Words by René Harrop. Photos by Bonnie Harrop. Modeling by Trico Harrop.
There comes a time in each year when it can seem that the population of Last Chance, Idaho is comprised equally of humans and Labrador Retrievers.
Sharing sunrise over decoys on a crisp morning with a faithful companion is a bonding moment unlike any other for those who choose to begin their day in the close confinement of a duck blind. And in a very real sense, these are the true dog days of mountain country. But waterfowl hunting is only one of many opportunities that come with the month of October.
For fly fishers in particular, October is a month of choices when it comes to diversity of water and trout. The great challenge of any day is deciding where to fish when virtually every lake or stream in the Yellowstone region seems to beckon.
On the Henry’s Fork, for example, low flows from Island Park Reservoir make the often treacherous Box Canyon seem vastly more hospitable to a wading angler that may have only visited this distinctly rugged but beautiful stretch in a drift boat.
Just downstream, the water through Last Chance Run and the Harriman Ranch is at a level that reveals aspects that may be hidden through summer when the depth is greatest and vegetation is at peak density.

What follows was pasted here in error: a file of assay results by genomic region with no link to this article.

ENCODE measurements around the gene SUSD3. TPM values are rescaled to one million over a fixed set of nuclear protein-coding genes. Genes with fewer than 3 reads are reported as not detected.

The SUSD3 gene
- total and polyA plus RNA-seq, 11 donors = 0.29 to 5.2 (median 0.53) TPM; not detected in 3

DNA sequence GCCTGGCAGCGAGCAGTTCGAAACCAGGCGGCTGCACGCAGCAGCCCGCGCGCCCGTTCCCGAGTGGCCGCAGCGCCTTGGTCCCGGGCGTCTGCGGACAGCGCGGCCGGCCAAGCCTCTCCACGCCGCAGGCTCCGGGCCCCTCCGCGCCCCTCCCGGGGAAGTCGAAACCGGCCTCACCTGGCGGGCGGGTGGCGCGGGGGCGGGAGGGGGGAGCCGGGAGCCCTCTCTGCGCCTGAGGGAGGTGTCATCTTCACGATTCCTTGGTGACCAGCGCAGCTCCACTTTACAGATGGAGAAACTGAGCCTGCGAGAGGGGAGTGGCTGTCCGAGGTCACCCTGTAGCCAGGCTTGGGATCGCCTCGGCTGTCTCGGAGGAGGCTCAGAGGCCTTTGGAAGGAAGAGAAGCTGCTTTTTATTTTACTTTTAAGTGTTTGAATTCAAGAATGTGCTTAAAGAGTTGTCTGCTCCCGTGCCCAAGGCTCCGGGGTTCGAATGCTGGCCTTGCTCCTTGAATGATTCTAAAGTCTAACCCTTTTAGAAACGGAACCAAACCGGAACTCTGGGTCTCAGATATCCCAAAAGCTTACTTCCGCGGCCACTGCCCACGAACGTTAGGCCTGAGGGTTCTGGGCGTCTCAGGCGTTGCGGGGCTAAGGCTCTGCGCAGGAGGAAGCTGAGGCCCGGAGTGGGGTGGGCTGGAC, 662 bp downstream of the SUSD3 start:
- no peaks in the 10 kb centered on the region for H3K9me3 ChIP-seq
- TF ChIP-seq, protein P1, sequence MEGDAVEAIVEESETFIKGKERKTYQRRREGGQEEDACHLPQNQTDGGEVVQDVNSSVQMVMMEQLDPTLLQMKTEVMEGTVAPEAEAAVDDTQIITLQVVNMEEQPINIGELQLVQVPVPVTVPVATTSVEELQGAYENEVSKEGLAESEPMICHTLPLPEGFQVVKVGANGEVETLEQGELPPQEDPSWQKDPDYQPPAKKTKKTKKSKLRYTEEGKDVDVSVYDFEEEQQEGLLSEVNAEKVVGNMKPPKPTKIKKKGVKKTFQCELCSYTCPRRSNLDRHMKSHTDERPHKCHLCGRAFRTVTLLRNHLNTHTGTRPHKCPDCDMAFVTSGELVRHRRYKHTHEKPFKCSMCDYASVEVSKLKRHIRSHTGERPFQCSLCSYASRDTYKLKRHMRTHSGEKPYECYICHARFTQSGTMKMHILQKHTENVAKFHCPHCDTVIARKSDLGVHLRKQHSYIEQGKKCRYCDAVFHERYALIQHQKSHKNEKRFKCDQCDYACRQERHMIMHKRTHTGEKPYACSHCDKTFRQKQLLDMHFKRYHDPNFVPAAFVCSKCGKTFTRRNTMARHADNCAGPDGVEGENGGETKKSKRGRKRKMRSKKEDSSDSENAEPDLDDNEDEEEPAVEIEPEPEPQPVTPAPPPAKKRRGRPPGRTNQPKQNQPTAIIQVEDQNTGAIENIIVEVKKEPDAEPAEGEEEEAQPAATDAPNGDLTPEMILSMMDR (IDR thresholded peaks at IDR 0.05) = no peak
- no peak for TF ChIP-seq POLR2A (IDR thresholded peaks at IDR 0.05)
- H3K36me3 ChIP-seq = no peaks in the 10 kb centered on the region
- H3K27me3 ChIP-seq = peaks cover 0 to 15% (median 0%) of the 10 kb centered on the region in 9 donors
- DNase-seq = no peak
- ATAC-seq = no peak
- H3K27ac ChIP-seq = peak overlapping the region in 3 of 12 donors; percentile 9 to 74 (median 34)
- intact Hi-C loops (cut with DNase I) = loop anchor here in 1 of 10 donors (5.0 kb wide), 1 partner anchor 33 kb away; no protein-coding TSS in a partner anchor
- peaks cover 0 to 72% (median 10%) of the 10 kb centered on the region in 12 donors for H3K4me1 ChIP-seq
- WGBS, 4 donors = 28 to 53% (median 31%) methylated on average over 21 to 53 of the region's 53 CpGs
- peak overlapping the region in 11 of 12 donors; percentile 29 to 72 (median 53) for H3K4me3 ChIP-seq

It is the revival of dry fly fishing downstream from Ashton Dam to the Fun Farm that is often most appreciated by those familiar with that section of the river. And the brown trout that become active during this period are especially impressive.
There may be no place in existence that offers a better opportunity to become acquainted with Native Yellowstone Cutthroat than Henry’s Lake, and this fabulous still water fishery is seldom more charitable than during October. And when the possibility of a giant cut-bow hybrid or a trophy size brook trout is added to the mix, the attraction just gets stronger.
Other interesting still waters like Island Park Reservoir or Sheridan Lake in Idaho or Hebgen nearby in Montana yield some of their largest residents during the cooler days of October when competition on the water is significantly reduced.
The nightmare of traveling into Yellowstone Park during the peak of tourist season is replaced by a more tranquil experience during the year’s 10th month.
Like waters outside its boundaries, National Park Rivers like the Madison, Fire Hole, and Yellowstone are in exceptional condition for anglers. And it is in October when most who live here choose to visit this wonderland of natural splendor.
While October extends for 31 days it can seem like the shortest month of the year, simply because of what lies ahead in the high country.
Winter-like conditions are a common feature especially as November approaches, and this always brings a sense of urgency to those who do not leave. Winter can be a six month season at this elevation, and a wasted October day can never be justified.
Fortunately, this month of opportunity and many choices makes it easy to maximize time spent outdoors in pursuit of the joys that dwell in this magnificent country.